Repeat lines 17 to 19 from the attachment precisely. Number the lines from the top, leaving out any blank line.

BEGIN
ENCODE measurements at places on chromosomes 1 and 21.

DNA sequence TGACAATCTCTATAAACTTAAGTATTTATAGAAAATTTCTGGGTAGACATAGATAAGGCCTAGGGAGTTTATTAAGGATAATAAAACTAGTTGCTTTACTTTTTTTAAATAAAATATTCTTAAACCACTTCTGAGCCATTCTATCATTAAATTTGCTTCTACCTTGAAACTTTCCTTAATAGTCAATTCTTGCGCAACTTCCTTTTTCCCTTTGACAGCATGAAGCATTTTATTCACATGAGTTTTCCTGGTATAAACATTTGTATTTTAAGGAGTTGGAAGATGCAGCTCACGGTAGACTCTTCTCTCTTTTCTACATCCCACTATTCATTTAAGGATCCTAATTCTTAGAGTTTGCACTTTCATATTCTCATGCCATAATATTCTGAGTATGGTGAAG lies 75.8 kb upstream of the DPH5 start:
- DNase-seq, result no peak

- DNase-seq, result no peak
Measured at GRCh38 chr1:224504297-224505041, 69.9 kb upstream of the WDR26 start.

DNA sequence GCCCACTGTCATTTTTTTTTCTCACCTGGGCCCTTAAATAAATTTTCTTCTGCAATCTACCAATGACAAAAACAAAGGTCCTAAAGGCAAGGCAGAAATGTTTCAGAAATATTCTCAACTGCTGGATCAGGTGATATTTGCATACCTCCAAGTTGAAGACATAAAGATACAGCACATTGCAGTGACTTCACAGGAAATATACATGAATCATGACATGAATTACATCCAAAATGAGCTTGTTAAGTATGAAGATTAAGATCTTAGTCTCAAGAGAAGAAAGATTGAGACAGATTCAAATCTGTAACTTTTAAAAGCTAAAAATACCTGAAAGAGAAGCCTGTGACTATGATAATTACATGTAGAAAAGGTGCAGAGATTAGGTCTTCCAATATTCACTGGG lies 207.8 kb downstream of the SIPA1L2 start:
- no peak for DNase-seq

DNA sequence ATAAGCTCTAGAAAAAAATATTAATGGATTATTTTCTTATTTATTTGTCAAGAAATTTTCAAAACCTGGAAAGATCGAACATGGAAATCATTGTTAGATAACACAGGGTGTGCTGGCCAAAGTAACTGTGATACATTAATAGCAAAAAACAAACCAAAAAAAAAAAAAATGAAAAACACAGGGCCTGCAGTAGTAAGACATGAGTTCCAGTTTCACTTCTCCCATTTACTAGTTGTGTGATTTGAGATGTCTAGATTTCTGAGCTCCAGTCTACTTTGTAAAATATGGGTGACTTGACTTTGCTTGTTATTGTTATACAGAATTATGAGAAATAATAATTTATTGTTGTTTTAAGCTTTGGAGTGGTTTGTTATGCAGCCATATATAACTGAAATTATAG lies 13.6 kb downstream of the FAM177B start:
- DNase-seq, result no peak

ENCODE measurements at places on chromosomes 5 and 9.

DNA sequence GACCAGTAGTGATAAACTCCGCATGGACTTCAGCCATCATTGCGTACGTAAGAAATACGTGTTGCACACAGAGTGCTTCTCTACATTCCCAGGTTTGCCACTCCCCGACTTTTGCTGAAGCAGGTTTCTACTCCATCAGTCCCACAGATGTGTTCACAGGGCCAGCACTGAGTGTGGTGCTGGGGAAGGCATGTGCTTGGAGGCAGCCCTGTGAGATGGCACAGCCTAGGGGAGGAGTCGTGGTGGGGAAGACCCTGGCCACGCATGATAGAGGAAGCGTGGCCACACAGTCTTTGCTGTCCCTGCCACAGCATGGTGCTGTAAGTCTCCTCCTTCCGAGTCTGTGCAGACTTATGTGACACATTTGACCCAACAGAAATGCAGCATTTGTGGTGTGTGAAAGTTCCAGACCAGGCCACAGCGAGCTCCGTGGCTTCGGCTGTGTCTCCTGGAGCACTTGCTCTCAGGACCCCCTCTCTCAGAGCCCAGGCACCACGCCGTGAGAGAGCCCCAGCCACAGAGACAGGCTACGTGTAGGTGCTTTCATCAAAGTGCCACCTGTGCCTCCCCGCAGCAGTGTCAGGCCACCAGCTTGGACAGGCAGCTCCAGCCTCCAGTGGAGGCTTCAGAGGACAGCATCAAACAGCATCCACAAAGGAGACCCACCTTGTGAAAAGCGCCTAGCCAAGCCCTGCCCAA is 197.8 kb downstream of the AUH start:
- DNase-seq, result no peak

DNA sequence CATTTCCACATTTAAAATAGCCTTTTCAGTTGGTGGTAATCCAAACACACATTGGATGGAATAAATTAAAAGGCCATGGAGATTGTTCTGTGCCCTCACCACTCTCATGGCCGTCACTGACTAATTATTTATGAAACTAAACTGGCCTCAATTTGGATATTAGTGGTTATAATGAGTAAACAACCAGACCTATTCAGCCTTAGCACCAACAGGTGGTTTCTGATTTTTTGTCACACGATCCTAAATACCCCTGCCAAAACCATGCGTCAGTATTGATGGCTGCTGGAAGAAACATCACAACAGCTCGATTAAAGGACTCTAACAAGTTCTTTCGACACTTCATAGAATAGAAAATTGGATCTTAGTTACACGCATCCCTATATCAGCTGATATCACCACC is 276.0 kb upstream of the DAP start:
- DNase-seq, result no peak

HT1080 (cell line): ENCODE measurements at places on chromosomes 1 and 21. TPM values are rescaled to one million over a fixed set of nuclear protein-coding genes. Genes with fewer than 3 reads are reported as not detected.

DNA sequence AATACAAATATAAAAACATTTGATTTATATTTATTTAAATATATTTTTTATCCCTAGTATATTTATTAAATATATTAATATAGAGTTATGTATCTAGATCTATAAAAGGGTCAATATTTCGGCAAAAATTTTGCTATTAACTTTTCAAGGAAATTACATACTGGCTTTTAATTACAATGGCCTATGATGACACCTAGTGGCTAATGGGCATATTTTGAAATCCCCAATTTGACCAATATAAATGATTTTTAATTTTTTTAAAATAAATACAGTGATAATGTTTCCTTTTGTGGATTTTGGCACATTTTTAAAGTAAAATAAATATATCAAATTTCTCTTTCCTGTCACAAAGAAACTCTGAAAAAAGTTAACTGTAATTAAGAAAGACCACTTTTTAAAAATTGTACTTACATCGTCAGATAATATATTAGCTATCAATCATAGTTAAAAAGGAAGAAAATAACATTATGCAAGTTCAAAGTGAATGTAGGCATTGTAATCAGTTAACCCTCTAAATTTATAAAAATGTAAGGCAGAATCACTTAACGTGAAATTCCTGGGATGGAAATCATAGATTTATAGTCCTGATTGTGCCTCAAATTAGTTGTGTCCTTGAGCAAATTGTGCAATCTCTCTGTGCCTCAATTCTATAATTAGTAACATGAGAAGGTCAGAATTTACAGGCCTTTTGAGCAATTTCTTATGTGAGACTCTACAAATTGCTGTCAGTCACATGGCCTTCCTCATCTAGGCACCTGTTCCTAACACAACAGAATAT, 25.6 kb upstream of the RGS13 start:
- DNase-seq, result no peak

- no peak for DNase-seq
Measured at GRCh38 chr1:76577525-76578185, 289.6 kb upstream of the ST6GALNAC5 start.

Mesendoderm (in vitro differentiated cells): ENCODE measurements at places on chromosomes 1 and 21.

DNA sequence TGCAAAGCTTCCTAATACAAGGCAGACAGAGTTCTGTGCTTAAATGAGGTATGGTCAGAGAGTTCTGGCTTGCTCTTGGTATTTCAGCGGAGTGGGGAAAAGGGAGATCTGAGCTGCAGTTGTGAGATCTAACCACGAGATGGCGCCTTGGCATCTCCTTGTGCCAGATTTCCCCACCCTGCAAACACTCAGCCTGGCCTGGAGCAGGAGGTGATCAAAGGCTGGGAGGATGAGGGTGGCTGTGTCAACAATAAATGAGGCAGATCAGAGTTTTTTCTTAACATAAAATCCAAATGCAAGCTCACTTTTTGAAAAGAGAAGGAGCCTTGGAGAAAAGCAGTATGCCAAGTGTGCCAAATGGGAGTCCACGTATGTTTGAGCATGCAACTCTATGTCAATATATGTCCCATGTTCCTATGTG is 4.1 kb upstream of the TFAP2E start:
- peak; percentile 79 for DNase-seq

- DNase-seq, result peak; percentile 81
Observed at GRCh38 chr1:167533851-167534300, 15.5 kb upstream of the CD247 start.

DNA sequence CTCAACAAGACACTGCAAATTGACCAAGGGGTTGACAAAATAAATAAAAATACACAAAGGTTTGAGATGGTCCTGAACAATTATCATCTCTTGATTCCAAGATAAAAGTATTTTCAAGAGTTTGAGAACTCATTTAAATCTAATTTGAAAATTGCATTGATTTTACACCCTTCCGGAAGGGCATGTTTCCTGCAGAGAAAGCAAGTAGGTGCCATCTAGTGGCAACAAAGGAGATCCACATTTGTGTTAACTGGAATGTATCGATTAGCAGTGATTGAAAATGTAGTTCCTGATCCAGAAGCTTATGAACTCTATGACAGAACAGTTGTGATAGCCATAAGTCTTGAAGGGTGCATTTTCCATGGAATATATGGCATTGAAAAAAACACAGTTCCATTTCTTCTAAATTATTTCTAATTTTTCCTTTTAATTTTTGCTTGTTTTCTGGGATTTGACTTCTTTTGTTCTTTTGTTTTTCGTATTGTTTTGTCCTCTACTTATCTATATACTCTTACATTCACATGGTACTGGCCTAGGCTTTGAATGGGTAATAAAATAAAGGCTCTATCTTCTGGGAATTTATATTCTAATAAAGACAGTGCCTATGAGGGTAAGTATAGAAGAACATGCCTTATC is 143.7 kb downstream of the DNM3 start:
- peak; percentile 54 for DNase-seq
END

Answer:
- DNase-seq, result no peak

- no peak for DNase-seq
Measured at GRCh38 chr1:76577525-76578185, 289.6 kb upstream of the ST6GALNAC5 start.